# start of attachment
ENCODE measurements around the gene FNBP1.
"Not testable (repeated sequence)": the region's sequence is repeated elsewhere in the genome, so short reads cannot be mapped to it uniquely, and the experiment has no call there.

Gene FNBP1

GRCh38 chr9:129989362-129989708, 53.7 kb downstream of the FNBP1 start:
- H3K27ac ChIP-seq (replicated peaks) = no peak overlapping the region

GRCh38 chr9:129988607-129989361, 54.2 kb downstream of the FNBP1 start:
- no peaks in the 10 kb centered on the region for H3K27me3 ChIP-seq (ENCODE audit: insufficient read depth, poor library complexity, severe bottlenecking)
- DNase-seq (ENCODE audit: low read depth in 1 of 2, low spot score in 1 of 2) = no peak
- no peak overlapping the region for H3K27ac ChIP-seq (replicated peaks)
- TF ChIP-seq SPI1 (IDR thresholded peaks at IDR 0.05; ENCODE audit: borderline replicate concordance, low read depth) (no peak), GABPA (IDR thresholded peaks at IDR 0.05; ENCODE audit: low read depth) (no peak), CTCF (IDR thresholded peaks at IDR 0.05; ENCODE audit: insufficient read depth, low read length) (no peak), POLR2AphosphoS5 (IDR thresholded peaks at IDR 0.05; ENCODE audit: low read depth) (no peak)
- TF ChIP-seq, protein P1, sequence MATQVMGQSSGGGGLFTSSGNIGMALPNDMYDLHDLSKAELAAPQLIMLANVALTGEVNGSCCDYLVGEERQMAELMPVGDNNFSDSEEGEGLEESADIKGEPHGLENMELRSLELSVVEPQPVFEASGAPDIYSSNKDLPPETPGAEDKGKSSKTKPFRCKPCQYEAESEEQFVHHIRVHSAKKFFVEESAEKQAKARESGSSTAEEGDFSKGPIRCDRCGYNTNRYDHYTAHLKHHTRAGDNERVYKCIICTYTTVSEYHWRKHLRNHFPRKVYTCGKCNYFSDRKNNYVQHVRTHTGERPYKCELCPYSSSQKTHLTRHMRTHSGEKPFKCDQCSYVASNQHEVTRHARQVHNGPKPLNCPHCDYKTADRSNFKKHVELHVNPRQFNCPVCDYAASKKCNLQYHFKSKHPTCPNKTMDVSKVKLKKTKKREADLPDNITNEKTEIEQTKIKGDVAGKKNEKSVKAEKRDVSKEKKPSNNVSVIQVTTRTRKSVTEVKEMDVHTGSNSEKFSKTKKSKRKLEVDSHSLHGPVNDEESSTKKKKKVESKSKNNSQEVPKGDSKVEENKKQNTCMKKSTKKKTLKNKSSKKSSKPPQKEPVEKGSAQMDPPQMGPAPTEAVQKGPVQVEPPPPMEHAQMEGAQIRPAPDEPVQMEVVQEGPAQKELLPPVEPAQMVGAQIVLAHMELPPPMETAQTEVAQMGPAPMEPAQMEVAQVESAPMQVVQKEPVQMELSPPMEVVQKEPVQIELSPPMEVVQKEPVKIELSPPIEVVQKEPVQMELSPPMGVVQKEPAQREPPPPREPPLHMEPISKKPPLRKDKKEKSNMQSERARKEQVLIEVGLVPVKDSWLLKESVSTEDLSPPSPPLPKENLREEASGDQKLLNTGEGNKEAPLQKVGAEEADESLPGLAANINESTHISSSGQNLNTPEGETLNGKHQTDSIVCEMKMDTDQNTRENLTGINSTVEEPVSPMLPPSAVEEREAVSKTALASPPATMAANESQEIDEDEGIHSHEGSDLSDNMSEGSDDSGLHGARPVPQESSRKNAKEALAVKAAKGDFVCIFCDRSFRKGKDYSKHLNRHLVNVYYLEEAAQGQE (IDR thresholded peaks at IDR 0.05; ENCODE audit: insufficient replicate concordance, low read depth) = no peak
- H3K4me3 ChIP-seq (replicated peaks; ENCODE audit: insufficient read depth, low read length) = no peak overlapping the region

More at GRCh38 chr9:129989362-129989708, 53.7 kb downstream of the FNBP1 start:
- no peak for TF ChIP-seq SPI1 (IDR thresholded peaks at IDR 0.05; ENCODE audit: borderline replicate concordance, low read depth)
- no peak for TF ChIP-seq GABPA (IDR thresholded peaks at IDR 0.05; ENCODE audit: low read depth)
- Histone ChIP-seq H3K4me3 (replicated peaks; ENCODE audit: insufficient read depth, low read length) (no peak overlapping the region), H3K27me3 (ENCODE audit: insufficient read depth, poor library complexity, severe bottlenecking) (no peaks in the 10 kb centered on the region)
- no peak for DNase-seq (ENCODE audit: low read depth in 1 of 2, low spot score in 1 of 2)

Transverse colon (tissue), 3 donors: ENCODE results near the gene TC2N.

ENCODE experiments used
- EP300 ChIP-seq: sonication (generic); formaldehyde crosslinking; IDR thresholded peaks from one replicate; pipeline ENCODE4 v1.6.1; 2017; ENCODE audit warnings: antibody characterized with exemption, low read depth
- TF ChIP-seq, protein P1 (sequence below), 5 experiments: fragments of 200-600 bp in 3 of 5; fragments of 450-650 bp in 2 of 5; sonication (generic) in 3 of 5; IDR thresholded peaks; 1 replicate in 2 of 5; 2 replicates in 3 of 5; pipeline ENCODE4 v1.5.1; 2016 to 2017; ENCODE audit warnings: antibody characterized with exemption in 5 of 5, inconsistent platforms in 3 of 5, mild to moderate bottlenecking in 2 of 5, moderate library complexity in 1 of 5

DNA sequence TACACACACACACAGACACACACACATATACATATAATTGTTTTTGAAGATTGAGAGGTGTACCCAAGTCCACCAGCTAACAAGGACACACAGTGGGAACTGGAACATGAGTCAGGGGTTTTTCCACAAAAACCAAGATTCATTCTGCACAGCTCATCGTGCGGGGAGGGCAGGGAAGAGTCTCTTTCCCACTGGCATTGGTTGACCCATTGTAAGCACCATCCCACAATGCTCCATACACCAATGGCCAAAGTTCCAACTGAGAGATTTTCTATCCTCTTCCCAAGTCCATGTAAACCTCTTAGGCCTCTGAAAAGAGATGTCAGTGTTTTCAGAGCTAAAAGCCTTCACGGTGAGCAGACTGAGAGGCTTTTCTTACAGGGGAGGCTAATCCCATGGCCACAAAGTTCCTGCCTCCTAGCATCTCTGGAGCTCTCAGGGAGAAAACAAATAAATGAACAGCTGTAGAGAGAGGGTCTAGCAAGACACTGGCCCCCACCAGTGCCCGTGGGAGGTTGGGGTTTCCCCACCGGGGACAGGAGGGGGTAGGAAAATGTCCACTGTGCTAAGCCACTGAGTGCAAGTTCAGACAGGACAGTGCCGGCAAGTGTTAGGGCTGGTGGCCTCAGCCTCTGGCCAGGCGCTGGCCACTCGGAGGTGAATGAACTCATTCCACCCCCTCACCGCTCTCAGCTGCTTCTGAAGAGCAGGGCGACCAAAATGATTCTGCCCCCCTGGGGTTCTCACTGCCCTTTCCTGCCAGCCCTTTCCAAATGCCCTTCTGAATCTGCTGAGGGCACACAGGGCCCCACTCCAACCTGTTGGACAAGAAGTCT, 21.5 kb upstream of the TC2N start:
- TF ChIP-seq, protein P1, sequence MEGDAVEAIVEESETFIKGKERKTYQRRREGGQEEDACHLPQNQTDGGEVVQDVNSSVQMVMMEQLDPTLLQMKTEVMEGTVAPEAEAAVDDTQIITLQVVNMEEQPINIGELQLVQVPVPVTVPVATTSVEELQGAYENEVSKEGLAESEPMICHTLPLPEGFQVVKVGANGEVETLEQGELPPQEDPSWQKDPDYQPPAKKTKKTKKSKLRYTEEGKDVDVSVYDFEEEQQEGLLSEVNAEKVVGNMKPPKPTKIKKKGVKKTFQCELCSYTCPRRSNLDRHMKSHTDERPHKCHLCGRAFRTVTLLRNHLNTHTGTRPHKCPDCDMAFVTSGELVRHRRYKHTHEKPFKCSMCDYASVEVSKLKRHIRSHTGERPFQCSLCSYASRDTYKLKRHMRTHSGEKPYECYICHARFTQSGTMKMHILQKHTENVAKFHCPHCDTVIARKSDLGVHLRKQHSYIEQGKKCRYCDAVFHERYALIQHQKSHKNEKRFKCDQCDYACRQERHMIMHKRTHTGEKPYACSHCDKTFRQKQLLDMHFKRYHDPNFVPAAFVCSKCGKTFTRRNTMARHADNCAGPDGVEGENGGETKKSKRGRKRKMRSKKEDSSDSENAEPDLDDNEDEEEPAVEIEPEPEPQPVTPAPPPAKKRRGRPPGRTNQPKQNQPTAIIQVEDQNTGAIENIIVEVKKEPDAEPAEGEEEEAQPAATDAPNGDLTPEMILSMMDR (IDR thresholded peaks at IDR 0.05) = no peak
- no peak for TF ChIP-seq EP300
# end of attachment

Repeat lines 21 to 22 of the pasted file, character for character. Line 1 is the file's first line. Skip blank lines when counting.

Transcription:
- TF ChIP-seq, protein P1 (sequence below), 5 experiments: fragments of 200-600 bp in 3 of 5; fragments of 450-650 bp in 2 of 5; sonication (generic) in 3 of 5; IDR thresholded peaks; 1 replicate in 2 of 5; 2 replicates in 3 of 5; pipeline ENCODE4 v1.5.1; 2016 to 2017; ENCODE audit warnings: antibody characterized with exemption in 5 of 5, inconsistent platforms in 3 of 5, mild to moderate bottlenecking in 2 of 5, moderate library complexity in 1 of 5

DNA sequence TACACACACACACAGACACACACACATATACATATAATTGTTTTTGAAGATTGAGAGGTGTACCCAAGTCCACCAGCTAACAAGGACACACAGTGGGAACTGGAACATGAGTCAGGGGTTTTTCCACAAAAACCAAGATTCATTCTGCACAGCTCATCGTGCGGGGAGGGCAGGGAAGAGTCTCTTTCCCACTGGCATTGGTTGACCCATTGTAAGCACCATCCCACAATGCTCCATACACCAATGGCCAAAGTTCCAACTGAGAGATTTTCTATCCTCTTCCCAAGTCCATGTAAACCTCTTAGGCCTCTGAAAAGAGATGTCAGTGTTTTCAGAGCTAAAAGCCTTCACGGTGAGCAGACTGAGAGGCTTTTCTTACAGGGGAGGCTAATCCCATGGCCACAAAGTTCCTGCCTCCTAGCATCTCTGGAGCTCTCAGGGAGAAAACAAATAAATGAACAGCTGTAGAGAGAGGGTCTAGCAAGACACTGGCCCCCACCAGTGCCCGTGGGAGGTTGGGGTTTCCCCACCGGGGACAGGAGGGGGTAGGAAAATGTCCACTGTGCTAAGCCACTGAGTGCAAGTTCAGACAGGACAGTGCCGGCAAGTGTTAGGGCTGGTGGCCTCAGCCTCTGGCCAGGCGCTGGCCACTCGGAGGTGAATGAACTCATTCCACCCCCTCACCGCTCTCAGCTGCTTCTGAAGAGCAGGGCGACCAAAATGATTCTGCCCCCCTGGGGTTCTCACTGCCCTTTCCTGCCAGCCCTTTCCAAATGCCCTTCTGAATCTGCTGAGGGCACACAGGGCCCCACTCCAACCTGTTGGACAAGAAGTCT, 21.5 kb upstream of the TC2N start: